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Featuring a series of interactive workshops and dialogue on the ways to counter violent extremism, a conference, ‘An Initiative for the Victims and Survivors of Political Violence in Pakistan,’ concluded at the Forman Christian College University (FCCU).

The event was organised by the Grief Directory and the Centre for Public Policy and Governance (CPPG) of the university.

The event began with a three-day course, ‘Working with Sufferers, Victims and Survivors of Terrorism of Political Violence in Pakistan’ to bring together a small group of health professionals interested in learning more about supporting victims of political conflict with the emphasis on applying lessons from other societies to the situation in Pakistan.

The course was conducted by Professor Marie Breen Smith from the University of Massachusetts in Boston, US, and the Queen’s University, Belfast, Northern Ireland, who is also the founder and editor of the journal, Critical Studies on Terrorism. She established the first database of deaths in the conflict in the Northern Ireland and founded the Institute for Conflict Research.

The presentations were interactive, with emphasis on applying the material provided by Ms Marie to the situation in Pakistan.

The topics in the course included defining victims and establishing their needs, the impact of language used in Pakistan, how to design and establish support systems and services for victims and, justice, truth, reconciliation and the media in society.

A daylong research workshop, titled ‘Researching the Impact of Political Violence in Pakistan’ was held on the fourth day of the conference, allowed researchers to learn more about the human consequences of armed conflicts and the challenges of conducting research in violent contexts. The course examined methodological challenges and approaches, ethical issues and risk management.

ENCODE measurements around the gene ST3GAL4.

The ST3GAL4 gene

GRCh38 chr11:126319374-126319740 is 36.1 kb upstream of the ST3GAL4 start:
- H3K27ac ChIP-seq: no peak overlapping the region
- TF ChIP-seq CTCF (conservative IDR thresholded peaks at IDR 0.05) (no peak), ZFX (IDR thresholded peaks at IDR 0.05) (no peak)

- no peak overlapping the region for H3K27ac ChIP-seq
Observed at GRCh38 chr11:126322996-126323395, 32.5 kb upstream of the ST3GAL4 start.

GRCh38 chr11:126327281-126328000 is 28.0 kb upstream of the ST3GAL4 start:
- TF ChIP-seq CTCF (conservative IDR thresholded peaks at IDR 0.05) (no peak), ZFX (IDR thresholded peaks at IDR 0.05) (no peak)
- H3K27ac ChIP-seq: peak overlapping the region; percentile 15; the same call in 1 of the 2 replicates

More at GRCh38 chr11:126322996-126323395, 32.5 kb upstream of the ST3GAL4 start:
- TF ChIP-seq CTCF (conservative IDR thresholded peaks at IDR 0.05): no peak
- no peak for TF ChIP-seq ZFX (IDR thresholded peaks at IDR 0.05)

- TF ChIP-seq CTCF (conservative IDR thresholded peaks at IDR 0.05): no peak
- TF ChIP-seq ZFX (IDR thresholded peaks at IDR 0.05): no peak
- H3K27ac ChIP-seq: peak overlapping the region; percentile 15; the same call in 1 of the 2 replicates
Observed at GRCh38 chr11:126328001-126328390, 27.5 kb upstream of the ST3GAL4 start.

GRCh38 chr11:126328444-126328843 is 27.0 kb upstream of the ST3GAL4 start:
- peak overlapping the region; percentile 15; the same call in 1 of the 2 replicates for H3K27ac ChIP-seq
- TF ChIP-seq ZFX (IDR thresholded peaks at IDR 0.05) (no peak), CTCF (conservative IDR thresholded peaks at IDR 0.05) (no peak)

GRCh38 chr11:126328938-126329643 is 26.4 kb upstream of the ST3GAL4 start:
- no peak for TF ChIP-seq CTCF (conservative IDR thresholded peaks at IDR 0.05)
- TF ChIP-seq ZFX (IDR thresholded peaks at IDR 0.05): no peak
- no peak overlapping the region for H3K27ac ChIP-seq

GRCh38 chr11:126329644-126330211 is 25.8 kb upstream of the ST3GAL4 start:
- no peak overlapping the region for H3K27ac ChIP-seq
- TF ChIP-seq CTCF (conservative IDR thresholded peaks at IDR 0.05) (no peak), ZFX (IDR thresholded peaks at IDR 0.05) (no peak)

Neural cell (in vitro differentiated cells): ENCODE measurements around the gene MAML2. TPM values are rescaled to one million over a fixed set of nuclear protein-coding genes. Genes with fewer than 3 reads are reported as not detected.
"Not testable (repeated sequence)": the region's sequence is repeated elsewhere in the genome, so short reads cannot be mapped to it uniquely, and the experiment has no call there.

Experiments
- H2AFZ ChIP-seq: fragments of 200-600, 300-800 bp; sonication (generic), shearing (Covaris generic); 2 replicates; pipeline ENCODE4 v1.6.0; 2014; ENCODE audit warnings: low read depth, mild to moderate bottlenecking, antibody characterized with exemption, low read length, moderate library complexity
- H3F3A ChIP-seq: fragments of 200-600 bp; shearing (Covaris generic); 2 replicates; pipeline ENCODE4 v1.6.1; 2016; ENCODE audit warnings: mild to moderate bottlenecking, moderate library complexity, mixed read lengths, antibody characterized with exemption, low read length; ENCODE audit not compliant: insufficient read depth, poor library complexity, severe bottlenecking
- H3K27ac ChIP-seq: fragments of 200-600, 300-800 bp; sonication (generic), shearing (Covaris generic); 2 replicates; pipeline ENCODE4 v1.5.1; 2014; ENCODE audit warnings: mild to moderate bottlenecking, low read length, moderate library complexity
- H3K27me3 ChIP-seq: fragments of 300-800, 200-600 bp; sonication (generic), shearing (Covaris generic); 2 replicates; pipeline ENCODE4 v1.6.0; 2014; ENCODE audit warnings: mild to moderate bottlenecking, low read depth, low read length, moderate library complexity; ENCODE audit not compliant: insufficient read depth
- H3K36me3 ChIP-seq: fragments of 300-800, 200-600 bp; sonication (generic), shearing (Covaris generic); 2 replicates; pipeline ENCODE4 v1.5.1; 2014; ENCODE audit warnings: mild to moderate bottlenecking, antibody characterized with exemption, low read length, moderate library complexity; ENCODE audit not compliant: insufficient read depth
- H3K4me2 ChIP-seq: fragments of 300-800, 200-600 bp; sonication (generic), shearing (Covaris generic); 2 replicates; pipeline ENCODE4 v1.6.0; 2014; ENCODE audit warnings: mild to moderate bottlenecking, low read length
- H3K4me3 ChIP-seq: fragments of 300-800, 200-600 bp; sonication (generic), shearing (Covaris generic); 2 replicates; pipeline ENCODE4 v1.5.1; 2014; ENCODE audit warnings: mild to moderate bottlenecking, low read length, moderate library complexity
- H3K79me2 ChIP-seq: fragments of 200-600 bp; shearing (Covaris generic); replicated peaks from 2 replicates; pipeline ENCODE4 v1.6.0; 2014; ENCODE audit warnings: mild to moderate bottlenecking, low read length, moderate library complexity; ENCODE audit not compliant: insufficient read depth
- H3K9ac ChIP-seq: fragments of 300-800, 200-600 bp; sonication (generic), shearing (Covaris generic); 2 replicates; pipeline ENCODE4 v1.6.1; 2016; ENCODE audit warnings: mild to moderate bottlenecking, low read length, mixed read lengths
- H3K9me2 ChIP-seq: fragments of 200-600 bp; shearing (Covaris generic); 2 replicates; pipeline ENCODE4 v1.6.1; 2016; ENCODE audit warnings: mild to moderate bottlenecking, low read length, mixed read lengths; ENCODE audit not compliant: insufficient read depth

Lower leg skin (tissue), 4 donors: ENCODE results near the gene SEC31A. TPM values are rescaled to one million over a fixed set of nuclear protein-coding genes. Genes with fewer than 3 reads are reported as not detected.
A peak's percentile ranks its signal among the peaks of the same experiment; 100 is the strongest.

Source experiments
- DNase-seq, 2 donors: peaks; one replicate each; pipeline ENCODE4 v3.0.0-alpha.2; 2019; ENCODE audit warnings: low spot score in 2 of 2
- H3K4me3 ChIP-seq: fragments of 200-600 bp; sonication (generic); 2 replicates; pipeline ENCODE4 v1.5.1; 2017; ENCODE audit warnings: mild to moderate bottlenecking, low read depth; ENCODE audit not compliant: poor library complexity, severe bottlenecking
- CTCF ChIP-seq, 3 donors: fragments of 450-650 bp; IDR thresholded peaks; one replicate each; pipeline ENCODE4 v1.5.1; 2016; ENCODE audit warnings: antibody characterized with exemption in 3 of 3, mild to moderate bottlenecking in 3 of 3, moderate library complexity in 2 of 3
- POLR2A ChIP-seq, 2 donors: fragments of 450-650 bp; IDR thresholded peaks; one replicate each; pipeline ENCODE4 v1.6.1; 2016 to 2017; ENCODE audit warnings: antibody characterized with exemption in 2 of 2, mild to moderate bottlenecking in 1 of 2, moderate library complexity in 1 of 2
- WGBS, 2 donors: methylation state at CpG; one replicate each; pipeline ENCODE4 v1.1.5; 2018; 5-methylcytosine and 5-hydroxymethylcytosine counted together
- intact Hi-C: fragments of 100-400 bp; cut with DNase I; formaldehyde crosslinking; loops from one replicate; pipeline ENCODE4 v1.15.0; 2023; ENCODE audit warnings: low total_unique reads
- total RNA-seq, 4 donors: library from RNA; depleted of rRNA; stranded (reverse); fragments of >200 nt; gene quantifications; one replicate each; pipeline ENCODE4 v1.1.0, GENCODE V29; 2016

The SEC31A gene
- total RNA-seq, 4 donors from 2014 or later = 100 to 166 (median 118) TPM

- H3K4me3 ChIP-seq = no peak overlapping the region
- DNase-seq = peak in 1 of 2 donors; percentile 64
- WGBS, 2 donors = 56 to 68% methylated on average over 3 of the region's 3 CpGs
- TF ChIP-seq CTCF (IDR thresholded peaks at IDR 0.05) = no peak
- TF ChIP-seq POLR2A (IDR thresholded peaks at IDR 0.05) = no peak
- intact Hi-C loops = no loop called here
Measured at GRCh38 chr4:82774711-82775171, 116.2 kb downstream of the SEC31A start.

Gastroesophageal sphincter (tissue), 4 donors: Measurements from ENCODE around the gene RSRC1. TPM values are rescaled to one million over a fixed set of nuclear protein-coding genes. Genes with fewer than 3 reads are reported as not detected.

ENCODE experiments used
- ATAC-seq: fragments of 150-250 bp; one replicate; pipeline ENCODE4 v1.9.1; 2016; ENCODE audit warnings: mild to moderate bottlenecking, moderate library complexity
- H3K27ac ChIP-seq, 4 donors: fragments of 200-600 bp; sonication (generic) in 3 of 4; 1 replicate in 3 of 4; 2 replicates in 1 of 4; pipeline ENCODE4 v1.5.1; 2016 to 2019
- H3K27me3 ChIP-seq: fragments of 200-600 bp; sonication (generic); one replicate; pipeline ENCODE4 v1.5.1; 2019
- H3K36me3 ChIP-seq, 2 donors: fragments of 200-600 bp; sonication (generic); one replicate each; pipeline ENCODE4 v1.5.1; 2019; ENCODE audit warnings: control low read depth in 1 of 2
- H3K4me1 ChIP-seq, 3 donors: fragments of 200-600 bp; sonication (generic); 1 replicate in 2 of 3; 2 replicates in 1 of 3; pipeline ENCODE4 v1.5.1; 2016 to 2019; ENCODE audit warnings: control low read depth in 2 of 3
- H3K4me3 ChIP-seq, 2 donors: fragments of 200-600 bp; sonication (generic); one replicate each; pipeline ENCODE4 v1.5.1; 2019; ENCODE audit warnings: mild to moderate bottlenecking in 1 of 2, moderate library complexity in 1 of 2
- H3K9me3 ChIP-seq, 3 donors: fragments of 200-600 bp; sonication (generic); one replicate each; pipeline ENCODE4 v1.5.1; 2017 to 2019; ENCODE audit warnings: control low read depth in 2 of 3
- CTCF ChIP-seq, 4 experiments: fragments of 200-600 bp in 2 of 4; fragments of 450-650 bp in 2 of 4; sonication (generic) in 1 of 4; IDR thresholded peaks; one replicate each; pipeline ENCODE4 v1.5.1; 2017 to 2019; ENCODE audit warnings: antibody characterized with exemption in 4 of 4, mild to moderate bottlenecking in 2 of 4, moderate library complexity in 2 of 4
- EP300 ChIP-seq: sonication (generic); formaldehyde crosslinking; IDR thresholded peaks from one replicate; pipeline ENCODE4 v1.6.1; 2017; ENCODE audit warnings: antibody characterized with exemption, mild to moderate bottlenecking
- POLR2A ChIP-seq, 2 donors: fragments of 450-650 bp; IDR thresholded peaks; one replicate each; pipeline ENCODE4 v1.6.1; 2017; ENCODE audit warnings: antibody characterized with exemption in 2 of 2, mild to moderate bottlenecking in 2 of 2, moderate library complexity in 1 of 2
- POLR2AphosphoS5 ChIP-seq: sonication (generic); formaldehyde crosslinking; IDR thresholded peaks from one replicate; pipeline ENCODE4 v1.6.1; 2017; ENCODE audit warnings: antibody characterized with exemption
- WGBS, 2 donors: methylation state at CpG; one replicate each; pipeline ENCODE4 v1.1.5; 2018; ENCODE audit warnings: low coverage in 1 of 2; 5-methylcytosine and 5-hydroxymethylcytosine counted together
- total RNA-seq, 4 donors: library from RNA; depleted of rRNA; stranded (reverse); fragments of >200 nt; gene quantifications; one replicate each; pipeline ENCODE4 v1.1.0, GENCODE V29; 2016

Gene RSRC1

On the final day, a policy dialogue titled, ‘Envisioning a Compassionate Society, Responding to Sufferers & Survivors of Political Violence in Pakistan’ was held to focus on the situation of those affected by violent extremism, led by Professor Marie. The sufferers and survivors of violence, Shazia Khan, social activist from Hazara community, and Dr Fatima Ali Haider, founder of the Grief Directory, shared their stories.

The conference concluded with a meaningful discussion among the participants to evaluate the current challenges and opportunities identified in the programme and set up a network of people who wish to participate and support the development of research on the needs of victims and the establishment of services for victims in Pakistan.

During the final session of the conference, sharing his views, Dr Saeed Shafqat, director of CPPG, said the dialogue must continue and individuals must continue to be responsible citizens.

Published in Dawn, January 29th, 2017